strings - Strings Weve been using strings in our examples,...

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Strings We’ve been using strings in our examples, but we haven’t fully explored what we can do with them. First of all, String is a class defined by Java -- we haven’t talked about classes yet, but we will later one. The Java String class uses a character array to store the individual characters in the string, and then defines several commands that let us do things with that array. Here is how to declare a string variable: String s1; And here is how to initialize a string: s1 = “hello”; We can declare and initialize a string at the same time: String s1 = “hello”; Concatenation String concatenation is pushing two strings together with the + sign -- we’ve seen how to concatenate strings when printing things out. Here are some more examples: int age = 7; char initial = ‘L’; String first = “Bob”; String last = “Jones”; String about = first + “ “ + initial + “. “ + last + “, age “ + age; The string about will hold “ Bob L. Jones, age 7 ”. Notice that we can concatenate types other than strings, like ints and chars. In fact, we can do this with any variable type. The only confusion is when we’re concatenating several ints – does the + mean concatenation or integer addition? The answer, of course, is that it can mean both. The compiler interprets expressions by reading from left to right. If it sees a + and has only seen primitive types (like int a double) so far, it will assume you mean mathematical addition. If it has seen a string or object already on that line, it will assume you mean string concatenation. Here are some examples: String s1 = 4+7+“ hi “; //evaluates to “ 11 hi String s2 = “hi “+4+7; //evaluates to “ hi 47 String s3 = 4+7+“ hi “+4+7; //evaluates to “ 11 hi 47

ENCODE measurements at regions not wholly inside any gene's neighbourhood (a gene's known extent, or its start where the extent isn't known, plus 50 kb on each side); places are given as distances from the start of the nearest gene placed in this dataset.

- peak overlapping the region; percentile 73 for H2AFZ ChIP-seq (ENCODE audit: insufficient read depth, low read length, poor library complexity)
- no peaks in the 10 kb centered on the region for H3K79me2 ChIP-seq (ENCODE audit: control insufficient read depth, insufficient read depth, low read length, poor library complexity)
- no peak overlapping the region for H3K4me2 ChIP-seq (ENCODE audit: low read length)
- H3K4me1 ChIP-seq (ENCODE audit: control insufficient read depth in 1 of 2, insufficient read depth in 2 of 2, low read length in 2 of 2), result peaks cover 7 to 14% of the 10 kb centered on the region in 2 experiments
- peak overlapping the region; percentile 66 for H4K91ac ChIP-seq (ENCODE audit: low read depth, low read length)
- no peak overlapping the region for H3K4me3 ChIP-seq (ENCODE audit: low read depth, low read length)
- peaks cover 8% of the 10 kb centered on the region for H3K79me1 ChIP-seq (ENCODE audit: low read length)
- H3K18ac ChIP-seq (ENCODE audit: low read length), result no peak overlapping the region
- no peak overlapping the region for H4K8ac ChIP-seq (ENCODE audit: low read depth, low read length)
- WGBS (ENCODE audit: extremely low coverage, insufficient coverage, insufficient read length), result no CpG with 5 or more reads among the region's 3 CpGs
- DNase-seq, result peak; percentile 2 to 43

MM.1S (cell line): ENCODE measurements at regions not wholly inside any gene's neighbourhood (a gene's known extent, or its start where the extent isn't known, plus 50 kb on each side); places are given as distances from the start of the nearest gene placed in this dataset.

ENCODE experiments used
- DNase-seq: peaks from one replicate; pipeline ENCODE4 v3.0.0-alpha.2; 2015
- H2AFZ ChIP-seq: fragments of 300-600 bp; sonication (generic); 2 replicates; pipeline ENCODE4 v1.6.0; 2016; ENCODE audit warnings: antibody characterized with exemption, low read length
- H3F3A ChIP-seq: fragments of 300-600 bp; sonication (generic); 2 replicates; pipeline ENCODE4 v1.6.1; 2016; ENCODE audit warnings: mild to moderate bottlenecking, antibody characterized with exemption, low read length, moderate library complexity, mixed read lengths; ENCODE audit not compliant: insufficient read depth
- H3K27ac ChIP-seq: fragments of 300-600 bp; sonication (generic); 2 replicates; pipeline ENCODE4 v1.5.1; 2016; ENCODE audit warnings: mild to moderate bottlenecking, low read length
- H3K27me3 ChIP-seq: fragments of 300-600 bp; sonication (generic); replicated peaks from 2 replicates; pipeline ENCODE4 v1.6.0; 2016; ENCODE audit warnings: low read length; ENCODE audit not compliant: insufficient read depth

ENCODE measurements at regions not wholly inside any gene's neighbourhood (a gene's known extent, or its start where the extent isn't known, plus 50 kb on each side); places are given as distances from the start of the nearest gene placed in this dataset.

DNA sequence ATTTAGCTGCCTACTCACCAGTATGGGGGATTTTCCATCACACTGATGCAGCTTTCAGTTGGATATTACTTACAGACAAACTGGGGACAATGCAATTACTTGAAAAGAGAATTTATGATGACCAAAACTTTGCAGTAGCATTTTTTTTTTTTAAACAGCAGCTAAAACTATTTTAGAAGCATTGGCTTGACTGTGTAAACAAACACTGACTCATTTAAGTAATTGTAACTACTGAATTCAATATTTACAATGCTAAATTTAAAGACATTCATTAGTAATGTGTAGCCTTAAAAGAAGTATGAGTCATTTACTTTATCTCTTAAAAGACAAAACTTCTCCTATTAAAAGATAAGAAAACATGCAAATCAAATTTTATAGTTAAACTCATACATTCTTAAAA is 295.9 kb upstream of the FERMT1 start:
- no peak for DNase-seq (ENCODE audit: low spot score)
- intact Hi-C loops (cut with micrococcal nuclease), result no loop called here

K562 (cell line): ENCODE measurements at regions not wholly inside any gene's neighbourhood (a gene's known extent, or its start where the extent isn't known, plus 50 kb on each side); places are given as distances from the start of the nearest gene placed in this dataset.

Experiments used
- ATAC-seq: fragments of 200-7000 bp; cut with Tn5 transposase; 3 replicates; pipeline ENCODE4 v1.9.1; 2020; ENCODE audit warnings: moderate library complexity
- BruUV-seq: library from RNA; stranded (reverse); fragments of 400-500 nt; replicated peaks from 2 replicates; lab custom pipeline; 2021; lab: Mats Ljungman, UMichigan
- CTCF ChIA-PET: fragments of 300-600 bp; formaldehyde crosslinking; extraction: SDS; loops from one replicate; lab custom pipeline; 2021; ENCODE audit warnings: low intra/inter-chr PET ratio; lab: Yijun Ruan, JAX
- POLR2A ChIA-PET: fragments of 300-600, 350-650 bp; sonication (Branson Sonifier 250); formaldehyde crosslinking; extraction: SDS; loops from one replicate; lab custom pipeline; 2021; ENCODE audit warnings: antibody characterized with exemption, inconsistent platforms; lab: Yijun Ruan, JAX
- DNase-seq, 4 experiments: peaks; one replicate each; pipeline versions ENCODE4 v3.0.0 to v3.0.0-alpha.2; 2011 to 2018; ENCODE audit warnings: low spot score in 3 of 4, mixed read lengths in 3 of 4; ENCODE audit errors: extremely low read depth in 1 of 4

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Length You can get the number of characters in a string by accessing its length. Here’s how: String s = “Hello”; int count = s.length(); //has value 5 Getting a Character A string is backed by an array of characters, but you can’t access a character in a string by using array notations ( [i] ). Instead, you need to use the charAt command. This returns the character at a particular index in the string. Like an array, the first index in a string is 0, and the
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This note was uploaded on 03/02/2010 for the course CIS 200 taught by Professor Staff during the Spring '08 term at Kansas State University.

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strings - Strings Weve been using strings in our examples,...

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